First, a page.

If Dave’s doing some things that the other guys aren’t doing, we’ve got to identify exactly what. Just like anything else, find somebody who has what you want and do what they do. And if you do what they do, you’ll get what they’ve got. It’s simple, but not particularly easy.

Power of Observation

When managing your team, you should go on ride-alongs occasionally. You’ll discover one salesperson may be just a little bit better at describing the company’s value, thus tipping the sales odds in his favor. Another is better at convincing the homeowner that they really will stand behind the product and buy it back if anything goes wrong. Maybe a salesperson is trying to push the most expensive units in the lower-income neighborhoods, not getting many sales. Or pushing the least expensive units in the higher-income neighborhoods and leaving a lot of money on the table.

Making adjustments

Your sales team’s metrics should be reviewed regularly. Plan to hold monthly or quarterly sales goals meetings and inform everyone where the team’s progress currently stands. If an individual (or the whole team) is underperforming, this is the time to address taking additional training or reviewing the basics they were taught.

If you find everyone overperforming, talk about not letting the foot off the gas pedal and becoming complacent just because they’re ahead of projections. Incentivize with bonuses or some other way that lets them know it’s as much about them as it is the corporation/company.

Underperforming, overperforming or hitting the target exactly, this is where you can make adjustments to the team or to the numbers. If you’ve been charged with managing the sales team, there’s more to it than just signing off vacation requests. Your neck may be on the line, so it serves everyone well to pay close attention to the numbers and their meaning.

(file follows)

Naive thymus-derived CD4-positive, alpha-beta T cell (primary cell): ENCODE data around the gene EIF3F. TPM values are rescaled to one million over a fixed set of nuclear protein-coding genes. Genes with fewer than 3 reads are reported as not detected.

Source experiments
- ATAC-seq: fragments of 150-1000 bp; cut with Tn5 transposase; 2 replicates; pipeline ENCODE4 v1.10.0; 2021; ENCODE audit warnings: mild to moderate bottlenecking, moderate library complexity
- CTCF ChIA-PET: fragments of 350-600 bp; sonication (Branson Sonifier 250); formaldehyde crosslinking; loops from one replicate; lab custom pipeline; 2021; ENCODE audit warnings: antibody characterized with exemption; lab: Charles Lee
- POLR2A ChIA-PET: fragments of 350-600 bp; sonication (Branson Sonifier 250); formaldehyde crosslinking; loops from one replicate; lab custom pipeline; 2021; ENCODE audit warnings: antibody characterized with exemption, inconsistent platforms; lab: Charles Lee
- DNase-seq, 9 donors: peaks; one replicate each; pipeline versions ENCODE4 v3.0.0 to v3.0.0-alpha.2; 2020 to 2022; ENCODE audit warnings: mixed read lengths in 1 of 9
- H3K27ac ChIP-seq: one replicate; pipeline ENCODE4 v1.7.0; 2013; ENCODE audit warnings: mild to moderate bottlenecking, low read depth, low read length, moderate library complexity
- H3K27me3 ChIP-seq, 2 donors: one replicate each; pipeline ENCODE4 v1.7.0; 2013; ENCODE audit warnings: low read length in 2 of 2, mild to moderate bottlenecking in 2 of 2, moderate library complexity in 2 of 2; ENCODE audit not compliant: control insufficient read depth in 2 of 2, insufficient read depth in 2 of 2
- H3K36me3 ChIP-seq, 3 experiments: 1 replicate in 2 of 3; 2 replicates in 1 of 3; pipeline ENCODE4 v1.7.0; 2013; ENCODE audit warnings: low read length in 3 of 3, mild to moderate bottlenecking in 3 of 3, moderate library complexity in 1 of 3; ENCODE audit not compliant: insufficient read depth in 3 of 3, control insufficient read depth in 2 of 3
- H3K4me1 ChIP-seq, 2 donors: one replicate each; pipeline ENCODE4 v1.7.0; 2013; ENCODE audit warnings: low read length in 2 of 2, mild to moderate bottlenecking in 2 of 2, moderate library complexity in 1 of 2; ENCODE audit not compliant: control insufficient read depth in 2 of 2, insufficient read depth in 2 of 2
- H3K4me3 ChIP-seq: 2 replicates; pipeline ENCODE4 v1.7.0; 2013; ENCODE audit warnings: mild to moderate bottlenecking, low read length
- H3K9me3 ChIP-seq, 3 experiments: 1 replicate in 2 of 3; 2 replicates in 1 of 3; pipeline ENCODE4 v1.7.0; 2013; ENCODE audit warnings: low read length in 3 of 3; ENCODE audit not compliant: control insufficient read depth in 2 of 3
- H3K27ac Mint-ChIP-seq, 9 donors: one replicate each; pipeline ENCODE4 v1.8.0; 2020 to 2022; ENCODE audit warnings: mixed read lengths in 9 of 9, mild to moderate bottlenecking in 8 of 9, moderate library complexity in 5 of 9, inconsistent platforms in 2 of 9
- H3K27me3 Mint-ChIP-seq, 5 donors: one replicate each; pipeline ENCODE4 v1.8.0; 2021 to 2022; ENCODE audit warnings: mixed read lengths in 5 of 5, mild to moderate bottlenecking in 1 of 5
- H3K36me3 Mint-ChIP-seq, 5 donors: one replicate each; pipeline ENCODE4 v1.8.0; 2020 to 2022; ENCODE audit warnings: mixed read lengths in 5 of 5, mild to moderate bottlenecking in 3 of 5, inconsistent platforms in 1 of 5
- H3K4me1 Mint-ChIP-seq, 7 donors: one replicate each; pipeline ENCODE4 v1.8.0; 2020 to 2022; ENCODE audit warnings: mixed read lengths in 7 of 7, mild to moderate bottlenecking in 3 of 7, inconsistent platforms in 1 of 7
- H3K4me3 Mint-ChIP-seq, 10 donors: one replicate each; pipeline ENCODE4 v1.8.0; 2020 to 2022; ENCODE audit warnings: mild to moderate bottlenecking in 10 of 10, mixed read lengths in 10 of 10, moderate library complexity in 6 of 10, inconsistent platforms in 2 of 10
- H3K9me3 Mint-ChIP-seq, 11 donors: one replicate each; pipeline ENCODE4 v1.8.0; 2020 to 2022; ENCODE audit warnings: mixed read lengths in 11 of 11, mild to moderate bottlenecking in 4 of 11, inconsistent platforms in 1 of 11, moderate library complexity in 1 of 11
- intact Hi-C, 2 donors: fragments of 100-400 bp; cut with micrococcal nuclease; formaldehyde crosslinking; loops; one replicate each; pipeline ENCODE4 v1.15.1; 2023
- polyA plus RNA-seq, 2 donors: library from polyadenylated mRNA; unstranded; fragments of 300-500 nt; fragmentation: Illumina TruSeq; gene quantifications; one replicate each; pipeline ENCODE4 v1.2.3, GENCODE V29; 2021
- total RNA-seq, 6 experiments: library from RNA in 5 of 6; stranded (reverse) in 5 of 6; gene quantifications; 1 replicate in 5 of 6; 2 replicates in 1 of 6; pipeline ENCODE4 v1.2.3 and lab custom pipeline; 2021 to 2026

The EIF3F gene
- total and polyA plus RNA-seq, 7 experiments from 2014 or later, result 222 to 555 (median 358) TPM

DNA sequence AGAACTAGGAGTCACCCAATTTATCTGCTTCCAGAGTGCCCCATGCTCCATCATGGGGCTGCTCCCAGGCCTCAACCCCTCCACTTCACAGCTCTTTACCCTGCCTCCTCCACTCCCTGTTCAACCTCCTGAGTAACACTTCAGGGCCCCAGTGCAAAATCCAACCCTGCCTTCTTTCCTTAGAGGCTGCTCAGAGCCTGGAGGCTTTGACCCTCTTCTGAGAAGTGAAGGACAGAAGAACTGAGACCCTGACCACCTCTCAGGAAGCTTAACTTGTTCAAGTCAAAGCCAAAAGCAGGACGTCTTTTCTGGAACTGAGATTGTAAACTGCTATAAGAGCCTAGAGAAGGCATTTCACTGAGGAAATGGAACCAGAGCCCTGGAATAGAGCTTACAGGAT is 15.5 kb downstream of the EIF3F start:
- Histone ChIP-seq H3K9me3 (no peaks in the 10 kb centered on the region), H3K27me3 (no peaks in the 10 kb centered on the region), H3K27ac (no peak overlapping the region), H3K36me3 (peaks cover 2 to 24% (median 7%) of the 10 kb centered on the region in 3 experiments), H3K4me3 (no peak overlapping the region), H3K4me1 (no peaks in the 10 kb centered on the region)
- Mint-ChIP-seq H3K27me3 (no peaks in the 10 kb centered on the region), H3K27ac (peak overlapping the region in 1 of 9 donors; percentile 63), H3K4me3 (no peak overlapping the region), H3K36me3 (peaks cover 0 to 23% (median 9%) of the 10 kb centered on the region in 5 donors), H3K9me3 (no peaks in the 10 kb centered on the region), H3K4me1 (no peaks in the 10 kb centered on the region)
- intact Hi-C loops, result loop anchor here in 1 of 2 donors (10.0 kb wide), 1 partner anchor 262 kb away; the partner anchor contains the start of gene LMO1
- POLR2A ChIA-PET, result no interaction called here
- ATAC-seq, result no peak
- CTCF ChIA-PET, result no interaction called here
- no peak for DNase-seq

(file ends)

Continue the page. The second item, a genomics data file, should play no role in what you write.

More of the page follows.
Discover and Track Patterns

This is where you can shine. You are able to see these sales numbers from an eagle’s perspective because you have the overview of the entire team. Patterns will show themselves over time. For individuals and for the whole team. How is a salesperson performing month over month? Is anyone showing improvement every month? You will find more than one “aha” moment, I’m sure.

One tip that’s not talked about much: analyze where the lead actually failed and why. Have your salesperson make a note about when in the presentation it turned to a no (if the sale was lost). It’s possible to find a pattern here and address it. Is the salesperson straying from the training? Was there too little or too much time spent building the relationship? Lack of persistence or attention to details? Did they walk through the sales hallway?

Try Having an Open-Door Policy

Salespeople struggle just like anyone else. Their numbers can fluctuate as much as the weather here in Colorado. Sometimes they will have a good week followed by a bad week, in which they changed nothing about their presentation. Circle of life, hakuna matata and all. Be available to listen and bounce ideas off each other. If the entire office’s numbers are up or down, there may be other external factors in play. If you live near the water during hurricane season, you know what I mean. Be an understanding boss, up to a point.

Here are a few additional topics to consider when managing a sales team:

  • How to reduce the cost per lead
  • Spiff/incentive program
  • When to continue working with a salesperson vs cutting them loose vs reassigning
  • How exactly to realistically set your sales goals? What information to use?
  • Rehashing leads (cannot stress its importance enough)

No one claims managing is easy, if it’s done well. There is a lot of responsibility on your shoulders, regardless of the company size. If you need additional help scaling your business into a powerhouse, contact us. I hope you found this information useful. Have a great week!